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Newspaper'story' prank by artificial intelligence

 Newspaper'story' prank by artificial intelligence

An esteemed newspaper in Ireland has issued an apology after being deceived by a prankster who submitted a fabricated story generated by artificial intelligence (AI).

In the past week, The Irish Times published an opinion piece authored by a contributor named Adriana Acosta-Cortez, who presented herself as a 29-year-old healthcare professional residing in north Dublin. The article strongly criticized Irish women for their use of fake tan.

In the opinion piece, it was alleged that Irish women engaging in the use of fake tan were guilty of deriding individuals with naturally darker skin and perpetuating "cultural appropriation and the objectification of individuals with higher melanin levels."

The article quickly gained significant traction and became the second most widely read piece on the newspaper's website, sparking a spirited discourse across various Irish media platforms.

Everything seemed to be going smoothly until a Twitter account under the name Adriana Acosta-Cortez disassociated itself from the article, expressing disappointment in the newspaper for publishing divisive content solely to generate online traffic and clicks. The tweet also called into question the newspaper's screening process, stating that a more rigorous approach was needed beyond simply relying on a plausible Gmail address.

The incident caused significant concern and dismay within the esteemed newspaper, which has a long-standing history dating back to 1859. Editor Ruadhán Mac Cormaic released a lengthy mea culpa, acknowledging that the article had been published in good faith. He revealed that there had been extensive discussions between The Irish Times and the purported author, including suggested revisions, personal anecdotes, and references to relevant research. However, it has now come to light that the article, along with the accompanying byline photo, may have been partially or entirely generated using artificial intelligence technology.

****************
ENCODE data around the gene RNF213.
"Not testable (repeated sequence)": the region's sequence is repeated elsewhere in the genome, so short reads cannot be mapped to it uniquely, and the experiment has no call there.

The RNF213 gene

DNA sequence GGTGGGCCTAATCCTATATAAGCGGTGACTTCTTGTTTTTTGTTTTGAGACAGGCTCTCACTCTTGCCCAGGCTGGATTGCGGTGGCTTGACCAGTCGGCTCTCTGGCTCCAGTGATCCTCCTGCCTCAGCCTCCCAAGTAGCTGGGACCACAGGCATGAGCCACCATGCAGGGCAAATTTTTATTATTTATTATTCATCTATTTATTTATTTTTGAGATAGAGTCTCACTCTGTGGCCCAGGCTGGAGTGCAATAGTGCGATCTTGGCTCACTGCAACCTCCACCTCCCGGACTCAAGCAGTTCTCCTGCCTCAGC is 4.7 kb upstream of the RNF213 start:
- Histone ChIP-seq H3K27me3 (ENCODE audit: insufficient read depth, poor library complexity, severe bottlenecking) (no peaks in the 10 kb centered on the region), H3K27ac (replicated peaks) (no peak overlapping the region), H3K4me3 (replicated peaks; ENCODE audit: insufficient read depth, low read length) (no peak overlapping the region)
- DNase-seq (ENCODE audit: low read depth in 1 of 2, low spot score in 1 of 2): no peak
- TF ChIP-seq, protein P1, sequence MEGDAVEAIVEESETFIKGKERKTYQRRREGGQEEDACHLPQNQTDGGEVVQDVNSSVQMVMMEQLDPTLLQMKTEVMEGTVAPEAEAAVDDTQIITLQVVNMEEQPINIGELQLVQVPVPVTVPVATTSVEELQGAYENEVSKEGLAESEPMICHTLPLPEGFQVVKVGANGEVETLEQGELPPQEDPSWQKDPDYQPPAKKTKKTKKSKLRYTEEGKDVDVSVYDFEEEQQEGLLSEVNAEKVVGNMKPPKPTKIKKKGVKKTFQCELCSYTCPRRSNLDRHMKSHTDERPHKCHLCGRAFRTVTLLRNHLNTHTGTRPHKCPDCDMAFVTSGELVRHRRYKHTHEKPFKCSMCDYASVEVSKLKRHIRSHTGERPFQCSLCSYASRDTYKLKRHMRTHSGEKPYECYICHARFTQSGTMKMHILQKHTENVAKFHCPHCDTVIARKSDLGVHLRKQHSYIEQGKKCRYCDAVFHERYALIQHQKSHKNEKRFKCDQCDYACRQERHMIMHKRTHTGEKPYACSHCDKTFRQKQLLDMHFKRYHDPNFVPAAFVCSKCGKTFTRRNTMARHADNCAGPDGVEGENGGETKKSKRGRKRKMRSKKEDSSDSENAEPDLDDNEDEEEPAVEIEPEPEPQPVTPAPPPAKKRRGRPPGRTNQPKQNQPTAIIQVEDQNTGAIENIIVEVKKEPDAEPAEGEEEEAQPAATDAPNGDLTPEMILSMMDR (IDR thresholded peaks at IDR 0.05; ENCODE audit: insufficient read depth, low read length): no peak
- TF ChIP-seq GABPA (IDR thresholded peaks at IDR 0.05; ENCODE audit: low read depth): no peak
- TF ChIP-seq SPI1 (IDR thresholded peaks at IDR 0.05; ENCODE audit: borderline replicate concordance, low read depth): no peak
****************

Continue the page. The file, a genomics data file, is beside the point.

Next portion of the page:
"We were deceived by a deliberate and coordinated hoax; the individual we were communicating with turned out to be someone other than who they had claimed to be," Mac Cormaic confessed, acknowledging the newspaper's vulnerability to the orchestrated deception.

The individual behind the Adriana Acosta-Cortez Twitter account revealed the full story to The Sunday Independent, a different Irish newspaper.

The author of the hoax admitted, in their correspondence with The Sunday Independent, to creating a seemingly authentic Gmail address without any numerical identifiers. Additionally, they confessed to repurposing a Twitter account that had been initially established during the Covid-19 pandemic.

The individual behind the hoax further disclosed that they had intentionally erased the account's previous activity and strategically followed a selection of accounts, including news outlets and Ecuadorian sources, as well as Spanish-language content, in an effort to create an appearance of authenticity. Mr. Mac Cormaic expressed deep embarrassment and emphasized the gravity of the situation, acknowledging that it constituted a breach of trust between the newspaper and its readers. He reiterated the extent of the consultations that had taken place with the author, who had provided personal anecdotes and references to research, further amplifying the sense of regret and apology.